Because of the inequity of this support Diabetes Youth NZ lodged a complaint with the Human Rights Commission. Because of this Diabetes Youth New Zealand are currently in mediation talks with the Ministry of Health in regards to this issue.
Schools have a legal obligation to ensure the safety of all of its pupils. Schools that have students with Type 1 diabetes must make sure they provide a safe environment with adequate supervision for these students. Staff must be given sufficient information, either by the parent or by a Diabetes Nurse Educator, to ensure the safety of these students and understand what is required should an emergency arise.
The High Health Needs Fund provides paraprofessional (teacher aid) time for students with high health needs so that they can attend school safely. This can be particularly useful for a new entrant, a child who is newly diagnosed or who has just begun insulin pump therapy. The student’s parent/caregiver, health care workers and educators agree on the level and type of care required in an Individual Care Plan.
Parts of this form must be filled in by the child’s medical specialist Guidelines and application form can be found at http://www.minedu.govt.nz and type High Health Needs Fund Guidelines into search.
As yet, early childhood centre’s are not entitled to teacher aid funding.
High School students sitting exams should ensure that they have advised their school Dean of their diabetes and that they are able to eat, drink, test or leave to use a toilet if required. If their diabetes becomes an issue during an exam or affects their ability to sit an exam there must be systems in place for them to apply for ‘compassionate consideration.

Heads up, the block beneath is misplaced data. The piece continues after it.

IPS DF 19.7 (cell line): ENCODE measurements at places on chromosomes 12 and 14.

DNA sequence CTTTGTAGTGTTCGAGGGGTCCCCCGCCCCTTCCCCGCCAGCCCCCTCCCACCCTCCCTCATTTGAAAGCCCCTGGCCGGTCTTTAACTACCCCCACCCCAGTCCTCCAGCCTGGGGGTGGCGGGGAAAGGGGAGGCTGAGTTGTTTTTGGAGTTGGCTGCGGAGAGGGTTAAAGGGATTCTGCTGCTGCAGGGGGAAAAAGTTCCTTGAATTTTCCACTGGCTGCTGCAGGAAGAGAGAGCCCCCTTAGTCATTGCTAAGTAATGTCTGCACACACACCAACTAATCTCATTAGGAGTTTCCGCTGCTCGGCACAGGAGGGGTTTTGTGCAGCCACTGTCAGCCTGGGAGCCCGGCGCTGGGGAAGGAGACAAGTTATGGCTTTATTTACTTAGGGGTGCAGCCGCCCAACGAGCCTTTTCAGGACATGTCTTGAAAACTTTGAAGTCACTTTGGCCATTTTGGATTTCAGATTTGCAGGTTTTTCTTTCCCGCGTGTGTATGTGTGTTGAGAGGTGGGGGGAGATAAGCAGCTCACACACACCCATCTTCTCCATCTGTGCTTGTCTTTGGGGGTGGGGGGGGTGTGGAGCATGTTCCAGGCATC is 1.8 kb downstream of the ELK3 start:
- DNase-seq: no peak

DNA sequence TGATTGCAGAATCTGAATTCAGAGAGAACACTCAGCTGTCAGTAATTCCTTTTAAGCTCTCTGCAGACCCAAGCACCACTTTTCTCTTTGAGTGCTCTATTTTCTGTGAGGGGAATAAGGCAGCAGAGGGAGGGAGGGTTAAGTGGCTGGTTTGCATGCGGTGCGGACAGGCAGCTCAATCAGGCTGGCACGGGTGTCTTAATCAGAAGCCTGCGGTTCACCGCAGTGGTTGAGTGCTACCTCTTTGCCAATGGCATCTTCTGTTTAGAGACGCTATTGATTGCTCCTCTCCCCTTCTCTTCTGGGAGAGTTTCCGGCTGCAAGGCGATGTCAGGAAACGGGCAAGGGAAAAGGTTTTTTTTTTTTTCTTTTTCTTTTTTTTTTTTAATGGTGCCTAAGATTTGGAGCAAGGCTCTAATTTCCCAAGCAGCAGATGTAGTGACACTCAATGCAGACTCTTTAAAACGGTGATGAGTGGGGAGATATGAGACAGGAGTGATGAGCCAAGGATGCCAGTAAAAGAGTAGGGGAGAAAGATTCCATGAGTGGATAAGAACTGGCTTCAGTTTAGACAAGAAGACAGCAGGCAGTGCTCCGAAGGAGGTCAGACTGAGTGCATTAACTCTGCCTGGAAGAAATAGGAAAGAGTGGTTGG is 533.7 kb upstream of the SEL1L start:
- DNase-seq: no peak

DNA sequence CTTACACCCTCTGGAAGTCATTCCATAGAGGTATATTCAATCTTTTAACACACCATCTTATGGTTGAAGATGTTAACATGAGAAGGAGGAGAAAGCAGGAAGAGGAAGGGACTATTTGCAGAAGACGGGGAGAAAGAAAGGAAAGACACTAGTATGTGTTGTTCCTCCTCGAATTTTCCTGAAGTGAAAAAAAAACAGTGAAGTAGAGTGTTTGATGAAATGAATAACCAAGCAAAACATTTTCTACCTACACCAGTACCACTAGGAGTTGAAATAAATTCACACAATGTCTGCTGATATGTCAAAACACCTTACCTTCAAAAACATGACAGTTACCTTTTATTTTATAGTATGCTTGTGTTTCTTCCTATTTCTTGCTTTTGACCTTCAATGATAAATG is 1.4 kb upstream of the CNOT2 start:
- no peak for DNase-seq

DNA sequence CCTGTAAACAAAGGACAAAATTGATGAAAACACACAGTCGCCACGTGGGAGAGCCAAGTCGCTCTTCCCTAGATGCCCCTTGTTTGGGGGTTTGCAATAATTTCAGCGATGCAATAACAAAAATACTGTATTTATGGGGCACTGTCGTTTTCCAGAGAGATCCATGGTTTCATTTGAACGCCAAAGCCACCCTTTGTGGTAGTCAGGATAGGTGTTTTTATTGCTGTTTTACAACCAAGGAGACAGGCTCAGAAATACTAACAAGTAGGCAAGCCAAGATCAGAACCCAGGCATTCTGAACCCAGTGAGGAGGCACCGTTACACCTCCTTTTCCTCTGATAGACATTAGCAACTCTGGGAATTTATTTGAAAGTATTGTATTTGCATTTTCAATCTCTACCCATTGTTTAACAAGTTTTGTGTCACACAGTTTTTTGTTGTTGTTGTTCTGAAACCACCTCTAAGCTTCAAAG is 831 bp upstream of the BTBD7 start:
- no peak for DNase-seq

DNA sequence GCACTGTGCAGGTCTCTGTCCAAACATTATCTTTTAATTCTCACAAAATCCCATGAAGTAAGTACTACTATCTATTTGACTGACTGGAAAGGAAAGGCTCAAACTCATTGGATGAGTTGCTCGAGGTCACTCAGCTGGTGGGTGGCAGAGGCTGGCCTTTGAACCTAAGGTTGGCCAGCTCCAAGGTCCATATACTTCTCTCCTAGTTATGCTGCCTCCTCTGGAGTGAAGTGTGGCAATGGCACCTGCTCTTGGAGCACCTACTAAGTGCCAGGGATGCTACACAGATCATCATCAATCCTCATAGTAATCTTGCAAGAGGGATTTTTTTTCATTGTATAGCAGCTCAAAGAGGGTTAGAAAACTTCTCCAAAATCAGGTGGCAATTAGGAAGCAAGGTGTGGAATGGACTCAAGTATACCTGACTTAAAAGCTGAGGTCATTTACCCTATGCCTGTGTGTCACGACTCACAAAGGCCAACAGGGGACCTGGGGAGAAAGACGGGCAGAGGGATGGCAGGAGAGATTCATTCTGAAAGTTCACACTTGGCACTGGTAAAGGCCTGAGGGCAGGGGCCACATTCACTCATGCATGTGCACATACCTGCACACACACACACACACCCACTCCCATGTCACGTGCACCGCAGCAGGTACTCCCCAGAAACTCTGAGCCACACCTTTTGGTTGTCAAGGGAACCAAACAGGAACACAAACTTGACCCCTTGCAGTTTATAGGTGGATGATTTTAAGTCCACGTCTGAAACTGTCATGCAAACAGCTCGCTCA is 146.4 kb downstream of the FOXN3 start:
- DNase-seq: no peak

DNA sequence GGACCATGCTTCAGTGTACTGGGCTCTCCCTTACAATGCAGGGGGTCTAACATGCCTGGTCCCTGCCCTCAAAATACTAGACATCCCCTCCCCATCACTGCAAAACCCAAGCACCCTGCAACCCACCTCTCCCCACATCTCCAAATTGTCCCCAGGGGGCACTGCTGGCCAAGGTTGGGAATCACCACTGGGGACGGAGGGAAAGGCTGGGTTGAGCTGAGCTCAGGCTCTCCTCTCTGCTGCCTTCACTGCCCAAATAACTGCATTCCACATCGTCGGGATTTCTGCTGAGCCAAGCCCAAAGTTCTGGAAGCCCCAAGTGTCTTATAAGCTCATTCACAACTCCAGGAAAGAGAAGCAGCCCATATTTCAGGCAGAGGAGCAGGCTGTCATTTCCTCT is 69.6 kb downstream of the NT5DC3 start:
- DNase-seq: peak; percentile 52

It is recommended that young people with Diabetes wear a Medical ID that has the Universal Medical Emblem at all times. These are easily recognizable during an emergency. Medical ID’s have the patients primary medical conditions engraved on the back and are essential to first responders.
Products for managing diabetes
Blood glucose meters
Your first blood glucose meter will be provided free and will be either an AccuChek Performa or Optium blood glucose meter. Only one meter per patient is subsidised.
The number of test strips available for these meters is restricted to 50 UNLESS:
a) Prescribed with insulin or a sulphonylurea but are on a different prescription and the prescription is endorsed accordingly; or
b) Prescribed on the same prescription as insulin or a sulphonylurea in which case the prescription is deemed to be endorsed; or
c) Prescribed for a pregnant woman with diabetes and endorsed accordingly.
Disposable and non-disposable insulin syringes and pen needles are subsidised if prescribed on the same form as the one
used for the supply of insulin or when prescribed for an insulin patient and the prescription is endorsed accordingly. There is a maximum 100 pen needles per prescription.ulin pen NovoFine pen needles 31 g x 6 mm are subsidised for children under 12 years of age.
Glucagen Hypokit is fully subsidised with a Community Services Card Urine ketone strips carry a small prescription charge while blood ketone strips for the Optium and Xceed meters are not subsidised at this time Ensure that all diabetes related prescriptions are endorsed ‘Certified Exempt’ thus allowing you to uplift all prescriptions at once rather than returning for repeats.
This varies throughout the country. Each region has their own means of sharps disposal. Please check with your diabetes nurses as to what is available. ALWAYS remember to dispose of your sharps safely.
Obtaining diabetes supplies
All of your diabetes supplies, including test strips, are able to be obtained from:
Diabetes Supplies Ltd, Freepost DNZ, Box 54, Oamaru
Simply send your prescription to the above address with one of their order forms, (available from your local diabetes society) and all of your supplies will be couriered to your door within a few days.